As trainers, you should always keep your eye on “The Big Three.”

Your first task is to recognize that too many investments in training are made which are unrelated to company objectives. Therefore, it should come as no surprise, that management, too often, regards training costs as superfluous and unnecessary.

So, how can you assure that your training efforts will help your company achieve that competitive advantage?

In order to successfully connect training initiatives to corporate objectives, you should:
a) study the company’s business plan.
b) meet with some of the individuals who created the business objectives.
c) build a sound business case for how your proposed training initiative will positively contribute to company results.

Secondly, it is important to remember that, often, individuals charged with spending organizational money on training needlessly squander corporate resources. One-size-fits-all is a wasteful way to go today.

No longer does a company have to assign every electrical maintenance worker nor instrument tech to the very same curriculum. The means exist today to administer a valid skills assessment in order to determine exactly just what skills a specific worker already possesses — and, which ones he/she does not.

Since the most expensive cost in training is personnel costs, significant corporate dollars can be saved.

By far the smartest thing to do before making investments in training is to administer a Skills Assessment Test. The results of that test will clearly demonstrate the various knowledge gaps in your workforce.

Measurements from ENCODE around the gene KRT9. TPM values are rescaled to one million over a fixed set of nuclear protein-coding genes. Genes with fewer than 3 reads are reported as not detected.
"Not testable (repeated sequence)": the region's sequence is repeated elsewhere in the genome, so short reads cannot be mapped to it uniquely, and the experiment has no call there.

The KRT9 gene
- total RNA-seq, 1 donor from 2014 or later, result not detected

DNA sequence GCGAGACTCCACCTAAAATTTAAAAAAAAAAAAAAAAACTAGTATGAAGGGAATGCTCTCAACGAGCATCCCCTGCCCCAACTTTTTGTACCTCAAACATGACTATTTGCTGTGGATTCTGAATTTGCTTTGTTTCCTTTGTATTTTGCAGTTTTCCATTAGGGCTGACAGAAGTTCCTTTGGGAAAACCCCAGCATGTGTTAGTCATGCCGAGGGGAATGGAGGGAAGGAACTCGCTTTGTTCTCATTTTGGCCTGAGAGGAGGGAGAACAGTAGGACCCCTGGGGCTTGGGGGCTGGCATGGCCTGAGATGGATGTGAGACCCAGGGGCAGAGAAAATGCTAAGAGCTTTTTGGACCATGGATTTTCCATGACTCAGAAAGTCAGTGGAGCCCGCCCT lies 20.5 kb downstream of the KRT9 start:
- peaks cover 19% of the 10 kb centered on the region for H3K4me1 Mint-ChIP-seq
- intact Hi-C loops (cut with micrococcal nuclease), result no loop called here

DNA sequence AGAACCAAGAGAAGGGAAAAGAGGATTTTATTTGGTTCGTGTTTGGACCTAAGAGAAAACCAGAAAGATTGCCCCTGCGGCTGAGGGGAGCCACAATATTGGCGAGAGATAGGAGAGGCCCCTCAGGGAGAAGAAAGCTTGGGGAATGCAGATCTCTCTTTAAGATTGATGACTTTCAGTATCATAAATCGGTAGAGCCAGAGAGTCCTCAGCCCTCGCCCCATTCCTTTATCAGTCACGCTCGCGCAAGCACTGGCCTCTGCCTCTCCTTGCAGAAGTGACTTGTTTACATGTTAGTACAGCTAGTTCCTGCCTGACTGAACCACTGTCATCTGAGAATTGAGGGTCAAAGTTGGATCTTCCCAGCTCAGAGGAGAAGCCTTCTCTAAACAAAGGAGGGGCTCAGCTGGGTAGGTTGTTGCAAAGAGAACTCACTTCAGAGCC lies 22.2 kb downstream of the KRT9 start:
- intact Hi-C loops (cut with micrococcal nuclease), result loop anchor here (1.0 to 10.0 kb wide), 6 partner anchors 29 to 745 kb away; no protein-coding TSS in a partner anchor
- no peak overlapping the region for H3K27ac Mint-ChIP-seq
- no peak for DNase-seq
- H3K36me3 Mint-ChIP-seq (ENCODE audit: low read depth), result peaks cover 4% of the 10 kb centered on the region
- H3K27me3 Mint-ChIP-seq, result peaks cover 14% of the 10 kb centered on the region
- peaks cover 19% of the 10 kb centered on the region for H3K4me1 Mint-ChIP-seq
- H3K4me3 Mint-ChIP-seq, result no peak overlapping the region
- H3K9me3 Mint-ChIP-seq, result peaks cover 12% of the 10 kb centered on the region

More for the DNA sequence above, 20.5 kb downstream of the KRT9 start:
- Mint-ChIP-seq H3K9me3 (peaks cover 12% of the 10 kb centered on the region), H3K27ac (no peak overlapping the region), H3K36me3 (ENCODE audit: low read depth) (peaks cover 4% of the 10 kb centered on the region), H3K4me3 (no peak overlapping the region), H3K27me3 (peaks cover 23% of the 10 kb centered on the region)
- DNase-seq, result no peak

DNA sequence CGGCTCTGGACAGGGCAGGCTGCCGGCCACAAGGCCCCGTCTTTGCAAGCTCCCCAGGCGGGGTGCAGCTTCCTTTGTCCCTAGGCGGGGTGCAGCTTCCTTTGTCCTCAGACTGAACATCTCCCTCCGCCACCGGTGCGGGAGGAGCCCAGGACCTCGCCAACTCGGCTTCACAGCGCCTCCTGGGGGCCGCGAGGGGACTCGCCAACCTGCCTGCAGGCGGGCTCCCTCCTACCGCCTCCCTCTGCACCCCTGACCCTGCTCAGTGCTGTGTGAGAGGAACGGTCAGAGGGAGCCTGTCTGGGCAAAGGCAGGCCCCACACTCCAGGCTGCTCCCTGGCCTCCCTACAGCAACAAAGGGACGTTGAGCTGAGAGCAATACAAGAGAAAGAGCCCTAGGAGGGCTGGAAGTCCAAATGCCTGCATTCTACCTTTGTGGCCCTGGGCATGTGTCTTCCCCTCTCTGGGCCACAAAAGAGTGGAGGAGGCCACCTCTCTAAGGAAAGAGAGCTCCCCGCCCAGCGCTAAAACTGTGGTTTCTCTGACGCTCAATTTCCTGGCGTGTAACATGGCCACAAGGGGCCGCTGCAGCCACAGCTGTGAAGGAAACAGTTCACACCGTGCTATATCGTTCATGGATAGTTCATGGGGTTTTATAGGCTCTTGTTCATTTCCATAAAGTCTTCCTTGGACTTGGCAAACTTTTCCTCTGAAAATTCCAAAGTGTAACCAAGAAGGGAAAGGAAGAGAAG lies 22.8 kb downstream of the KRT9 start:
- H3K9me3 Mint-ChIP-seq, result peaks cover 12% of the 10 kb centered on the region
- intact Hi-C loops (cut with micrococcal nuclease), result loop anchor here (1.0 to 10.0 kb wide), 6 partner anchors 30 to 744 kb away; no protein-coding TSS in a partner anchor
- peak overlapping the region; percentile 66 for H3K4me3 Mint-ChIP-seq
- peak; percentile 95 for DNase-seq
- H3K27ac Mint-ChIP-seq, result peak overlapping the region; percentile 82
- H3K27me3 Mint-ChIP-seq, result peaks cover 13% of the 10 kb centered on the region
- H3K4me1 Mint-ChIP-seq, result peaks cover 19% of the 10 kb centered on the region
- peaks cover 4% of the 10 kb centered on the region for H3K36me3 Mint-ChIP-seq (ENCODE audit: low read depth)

And then, of course, the individual worker can invest only that time necessary to fill in those knowledge gaps, without having to perform a seat-warming activity in those classes he/she does not need.

Thirdly, I would suggest that in order to effectively educate/train a group of people, an instructor must have some awareness of the “learning cultures” with which he/she is working today. Two important facts must be kept in mind: 1) Approximately 40% of America’s workforce cannot assimilate information written above a 4th Grade Level: and, 2) Only about one-third of our current high school seniors are able to form opinions from what they read.

Most people are multi-sensory learners when it comes to skills acquisition. ‘Seeing’, ‘hearing’, and ‘doing’ -– in combination -– is still the best way. Stand-up instruction (with hands-on exercises); distance learning (with good facilitation), videotapes (with hands-on practice), self-paced E-Learning and CD-ROM instruction (grounded in full-motion video and optional word-for-word audio) are all more effective media for the large majority seeking to acquire, or improve, skills

In fact, studies continue to reveal that using “seeing-hearing-doing” learning-media (in a multi-sensory environment) will increase the majority of learners’ understanding by more than 50%, resulting in a 25-50% greater learning retention, and with a 50-60% greater consistency in content understanding -– the ultimate aim of all learning.

So, where do you turn for help?

Find a vendor salesperson who puts “closing the deal” secondary to listening and supporting you with your training challenges. Such a salesperson will not recite a litany of memorized “features/benefits” — a sure sign that you’re dealing with the wrong salesperson (someone who has limited knowledge and no interest in your needs). A true sales professional will concentrate on those benefits of his/her products/services that address your specific needs — a reliable sign that you may have stumbled on a good one.

A genuine sales professional will walk away before selling you something that will ultimately fail to meet the learning needs of your people. The professional salesperson wants to be your partner. And, when you find that salesperson, do your part to build a continuing relationship. It will pay you dividends for years to come.

More on Thursday – – – – –

— Bill Walton, Founder, ITC Learning